A publication of Appalachian Voices

A publication of Appalachian Voices

Energy Report

Black Lung Disease Surges as Support for Miners Dwindles

By Elizabeth E. Payne

The incidence of black lung disease among Appalachian coal miners is at a 25-year high, according to a recent study by scientists from the National Institute for Occupational Safety and Health.

Black lung disease results in the scarring of lung tissue when coal and silica dust are inhaled during mining. The disease is chronic and fatal, though there are treatments that can improve quality of life.

Despite the sharp rise in reported cases of black lung, the federal taxes on coal companies that help compensate affected miners are set to expire next year. Currently, coal companies pay $1.10 per ton of coal excavated underground to the federal Black Lung Disability Trust Fund, which supports miners affected by the incurable disease. But this rate is set to drop by more than half, to $.50 per ton, in 2019.

Such a reduction in funds would likely require a taxpayer bailout to keep the black lung trust fund solvent, according to an analysis by the Government Accountability Office.

Citing hard times, coal companies are in favor of this tax reduction, but the coal miners’ trade union sees things differently.

“This is a problem that has been created by the coal industry,” Cecil Roberts, president of the United Mineworkers Union of America, told Reuters. “There is a system to help the victims of this disease already in place that the coal industry pays for, and I see no reason why we would put the taxpayers on the hook instead.”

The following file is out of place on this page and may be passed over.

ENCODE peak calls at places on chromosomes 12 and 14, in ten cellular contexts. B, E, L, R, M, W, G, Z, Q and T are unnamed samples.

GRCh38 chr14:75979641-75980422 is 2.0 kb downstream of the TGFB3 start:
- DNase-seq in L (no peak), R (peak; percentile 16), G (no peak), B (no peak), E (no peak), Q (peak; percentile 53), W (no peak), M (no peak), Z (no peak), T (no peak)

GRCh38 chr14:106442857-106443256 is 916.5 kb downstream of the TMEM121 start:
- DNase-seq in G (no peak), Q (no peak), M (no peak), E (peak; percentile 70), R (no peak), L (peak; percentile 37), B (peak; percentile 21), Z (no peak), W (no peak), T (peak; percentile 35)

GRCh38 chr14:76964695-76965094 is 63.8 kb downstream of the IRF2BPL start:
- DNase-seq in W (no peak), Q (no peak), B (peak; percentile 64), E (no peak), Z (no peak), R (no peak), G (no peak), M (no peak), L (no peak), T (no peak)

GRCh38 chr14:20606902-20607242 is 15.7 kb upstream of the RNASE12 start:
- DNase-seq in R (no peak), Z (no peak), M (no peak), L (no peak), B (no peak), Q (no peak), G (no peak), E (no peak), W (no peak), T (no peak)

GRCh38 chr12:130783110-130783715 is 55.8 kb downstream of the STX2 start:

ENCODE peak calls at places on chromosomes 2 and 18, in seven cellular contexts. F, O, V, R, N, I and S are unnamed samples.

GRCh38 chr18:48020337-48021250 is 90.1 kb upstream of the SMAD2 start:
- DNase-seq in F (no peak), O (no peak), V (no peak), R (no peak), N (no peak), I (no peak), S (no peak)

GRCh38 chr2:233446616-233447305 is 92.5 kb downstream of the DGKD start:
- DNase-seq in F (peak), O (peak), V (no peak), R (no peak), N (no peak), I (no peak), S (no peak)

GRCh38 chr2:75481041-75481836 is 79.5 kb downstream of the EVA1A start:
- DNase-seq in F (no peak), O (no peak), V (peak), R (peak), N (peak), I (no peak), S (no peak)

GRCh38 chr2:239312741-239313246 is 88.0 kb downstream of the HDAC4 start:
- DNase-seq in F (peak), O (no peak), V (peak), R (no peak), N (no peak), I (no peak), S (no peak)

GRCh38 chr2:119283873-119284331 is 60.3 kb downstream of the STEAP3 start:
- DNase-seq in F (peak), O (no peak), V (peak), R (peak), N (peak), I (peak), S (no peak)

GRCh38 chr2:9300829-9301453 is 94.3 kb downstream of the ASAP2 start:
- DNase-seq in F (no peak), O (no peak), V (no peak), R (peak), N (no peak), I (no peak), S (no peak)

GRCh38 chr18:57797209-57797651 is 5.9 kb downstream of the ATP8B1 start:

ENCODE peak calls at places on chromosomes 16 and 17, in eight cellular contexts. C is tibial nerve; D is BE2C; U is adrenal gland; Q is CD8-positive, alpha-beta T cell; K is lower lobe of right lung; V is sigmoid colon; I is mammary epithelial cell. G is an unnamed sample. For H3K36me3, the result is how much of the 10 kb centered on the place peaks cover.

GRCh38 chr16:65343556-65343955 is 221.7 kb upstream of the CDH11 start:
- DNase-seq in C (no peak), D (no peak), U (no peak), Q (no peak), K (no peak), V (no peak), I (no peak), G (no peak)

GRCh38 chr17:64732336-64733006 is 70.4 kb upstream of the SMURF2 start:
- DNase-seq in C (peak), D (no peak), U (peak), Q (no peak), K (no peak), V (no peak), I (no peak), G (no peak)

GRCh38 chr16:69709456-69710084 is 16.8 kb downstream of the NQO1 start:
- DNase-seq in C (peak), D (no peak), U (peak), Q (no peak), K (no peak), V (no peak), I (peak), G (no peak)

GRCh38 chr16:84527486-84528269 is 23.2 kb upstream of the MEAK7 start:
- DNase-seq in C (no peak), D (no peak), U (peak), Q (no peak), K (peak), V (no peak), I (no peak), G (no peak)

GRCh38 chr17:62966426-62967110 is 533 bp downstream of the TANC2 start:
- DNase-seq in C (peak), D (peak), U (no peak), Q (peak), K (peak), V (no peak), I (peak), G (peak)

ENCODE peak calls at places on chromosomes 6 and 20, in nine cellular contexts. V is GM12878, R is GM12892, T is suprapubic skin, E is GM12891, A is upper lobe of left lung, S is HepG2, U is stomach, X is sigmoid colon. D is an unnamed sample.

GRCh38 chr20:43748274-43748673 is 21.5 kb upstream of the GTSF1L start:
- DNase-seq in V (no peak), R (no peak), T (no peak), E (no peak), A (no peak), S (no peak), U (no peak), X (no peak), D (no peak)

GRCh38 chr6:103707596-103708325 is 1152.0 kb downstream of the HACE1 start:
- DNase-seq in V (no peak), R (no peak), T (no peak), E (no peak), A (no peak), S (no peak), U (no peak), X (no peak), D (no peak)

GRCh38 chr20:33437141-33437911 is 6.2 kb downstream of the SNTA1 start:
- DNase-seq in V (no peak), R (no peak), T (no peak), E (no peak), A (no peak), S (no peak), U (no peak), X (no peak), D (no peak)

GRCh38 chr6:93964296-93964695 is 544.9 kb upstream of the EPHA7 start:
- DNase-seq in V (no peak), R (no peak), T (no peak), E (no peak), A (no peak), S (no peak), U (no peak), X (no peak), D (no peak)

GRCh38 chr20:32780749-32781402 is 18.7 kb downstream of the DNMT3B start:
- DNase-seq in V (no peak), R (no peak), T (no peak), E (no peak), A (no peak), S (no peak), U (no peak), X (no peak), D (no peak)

In Kentucky, new state regulations make it harder for miners with black lung disease to win workers’ compensation claims. The law prohibits radiologists from reading a patient’s x-ray and diagnosing the disease. Only pulmonologists — specialists of the lungs and respiratory system — can now make this diagnosis for compensation claims.

According to an analysis by NPR, “just six pulmonologists in Kentucky have the federal certification to read black lung X-rays and four of them routinely are hired by coal companies or their insurers.”

Meanwhile, in July the Western Kentucky District U.S. Attorney charged eight former employees of the now-bankrupt Armstrong Energy with falsifying dust monitoring samples in two Kentucky mines.

Read more in the August/September 2017 issue of The Appalachian Voice.

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